About the Author
Wendy Chamberlin has been President of the Middle East Institute since March 2007.A 29-year veteran of the US Foreign Service, she was US Ambassador to Pakistan from 2001 to 2002. During her tenure in Islamabad, she played a key role in Pakistan’s cooperation for the US-led campaign against al Qaeda terrorists in Afghanistan following the 2001 terrorist attacks in the United States. Chamberlin has extensive experience in counter-terrorism, having served as Director of Global Affairs and Counter- Terrorism at the National Security Council (1991-1993) and as Deputy in the Bureau of International Counter- Narcotics and Law Programs (1999-2001).
As Assistant Administrator in the Asia-Near East Bureau for the US Agency for International Development (USAID) from 2002 to 2004, Ambassador Chamberlin directed civilian reconstruction programs in Iraq and Afghanistan and development assistance programs throughout the Middle East and East Asia. Other assignments included US Ambassador to the Laos People’s Democratic Republic (1996-1999), Director of Press and Public Affairs for the Near East Bureau (1991-1993), Deputy Chief of Mission in the US Embassy in Kuala Lumpur (1993-1996), Arab-Israeli Affairs (1982-1984) and other postings in Morocco, Pakistan, Malaysia, Laos and Zaire. Prior to joining MEI, Chamberlin served as Deputy High Commissioner for the UN High Commissioner for Refugees (2004-2006) where she supervised the administration of the UN humanitarian organization with a budget of four billion dollars.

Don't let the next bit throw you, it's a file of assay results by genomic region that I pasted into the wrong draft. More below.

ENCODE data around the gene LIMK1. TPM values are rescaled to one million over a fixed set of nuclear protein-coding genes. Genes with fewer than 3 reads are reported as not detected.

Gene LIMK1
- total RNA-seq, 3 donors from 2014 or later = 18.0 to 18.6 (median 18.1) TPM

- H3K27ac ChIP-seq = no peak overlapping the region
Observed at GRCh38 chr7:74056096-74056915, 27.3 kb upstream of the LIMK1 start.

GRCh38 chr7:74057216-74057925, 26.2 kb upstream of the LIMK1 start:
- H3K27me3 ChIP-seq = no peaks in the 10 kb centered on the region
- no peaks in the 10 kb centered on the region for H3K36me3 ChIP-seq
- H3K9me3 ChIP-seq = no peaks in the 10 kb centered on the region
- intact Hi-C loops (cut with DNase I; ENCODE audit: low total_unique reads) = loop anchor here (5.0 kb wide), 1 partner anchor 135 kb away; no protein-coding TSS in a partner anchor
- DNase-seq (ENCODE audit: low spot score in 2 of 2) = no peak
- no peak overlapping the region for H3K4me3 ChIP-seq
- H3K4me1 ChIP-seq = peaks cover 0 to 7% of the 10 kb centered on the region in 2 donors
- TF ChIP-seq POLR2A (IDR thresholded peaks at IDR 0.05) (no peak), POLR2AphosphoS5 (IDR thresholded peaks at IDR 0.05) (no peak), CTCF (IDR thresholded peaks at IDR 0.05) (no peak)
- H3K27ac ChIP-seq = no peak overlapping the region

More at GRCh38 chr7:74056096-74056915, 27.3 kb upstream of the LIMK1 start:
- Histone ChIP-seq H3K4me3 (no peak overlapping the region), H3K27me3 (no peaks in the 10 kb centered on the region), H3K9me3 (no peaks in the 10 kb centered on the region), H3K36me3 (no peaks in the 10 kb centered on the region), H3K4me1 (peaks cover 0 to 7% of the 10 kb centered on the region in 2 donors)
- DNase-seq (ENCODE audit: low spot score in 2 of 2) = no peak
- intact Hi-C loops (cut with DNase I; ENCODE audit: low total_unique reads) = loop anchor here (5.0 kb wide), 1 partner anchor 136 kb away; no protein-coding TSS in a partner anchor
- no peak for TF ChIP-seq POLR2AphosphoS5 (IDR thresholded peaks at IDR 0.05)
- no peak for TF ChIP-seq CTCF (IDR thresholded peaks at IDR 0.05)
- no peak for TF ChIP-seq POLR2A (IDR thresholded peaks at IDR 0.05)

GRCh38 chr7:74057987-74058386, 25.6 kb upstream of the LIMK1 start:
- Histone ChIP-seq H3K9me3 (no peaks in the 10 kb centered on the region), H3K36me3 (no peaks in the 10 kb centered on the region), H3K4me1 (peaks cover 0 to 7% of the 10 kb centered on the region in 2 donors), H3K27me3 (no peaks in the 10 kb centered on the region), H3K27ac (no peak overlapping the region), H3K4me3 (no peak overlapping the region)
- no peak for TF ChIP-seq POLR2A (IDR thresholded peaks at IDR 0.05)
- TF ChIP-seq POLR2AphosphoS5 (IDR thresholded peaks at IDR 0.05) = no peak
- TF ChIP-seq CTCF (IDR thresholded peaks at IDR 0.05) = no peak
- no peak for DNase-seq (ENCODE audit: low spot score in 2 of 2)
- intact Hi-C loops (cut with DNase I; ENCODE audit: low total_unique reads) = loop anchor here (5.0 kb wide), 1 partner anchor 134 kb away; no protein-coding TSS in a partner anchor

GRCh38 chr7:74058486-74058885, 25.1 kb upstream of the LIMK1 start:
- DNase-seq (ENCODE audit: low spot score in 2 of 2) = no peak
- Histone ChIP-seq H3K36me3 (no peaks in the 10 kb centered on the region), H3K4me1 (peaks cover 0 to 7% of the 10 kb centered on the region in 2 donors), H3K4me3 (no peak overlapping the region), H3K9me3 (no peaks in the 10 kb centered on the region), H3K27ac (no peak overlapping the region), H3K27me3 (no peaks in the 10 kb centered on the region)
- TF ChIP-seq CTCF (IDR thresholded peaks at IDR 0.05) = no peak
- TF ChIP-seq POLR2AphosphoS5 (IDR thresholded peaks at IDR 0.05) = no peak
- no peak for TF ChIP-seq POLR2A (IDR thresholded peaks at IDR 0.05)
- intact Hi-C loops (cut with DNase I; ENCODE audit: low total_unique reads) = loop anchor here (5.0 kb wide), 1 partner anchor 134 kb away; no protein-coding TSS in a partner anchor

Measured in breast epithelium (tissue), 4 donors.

Her opinion pieces have been published in The Washington Post, the International Herald Tribune, and the Philadel- phia Inquirer, among others. In addition, she is frequently invited to comment on Pakistan and the Middle East on news programs such as The News Hour with Jim Lehrer,ABC, CBS, NBC, BBC, FOX, NPR and Al Jazeera. Chamberlin also lectures on Pakistan and regional security issues at think tanks, universities and international forums and has testified before the Senate Foreign Relations Committee and the House of Representatives National Security and Foreign Affairs Subcommittee.
A graduate of Northwestern University, Chamberlin has a MS in Education from Boston University and participated in the Executive Program at Harvard University. She holds an honorary PhD from Northwestern University. She serves on the Board of the American Academy for Diplomacy and the Hollings Center. She has two daughters.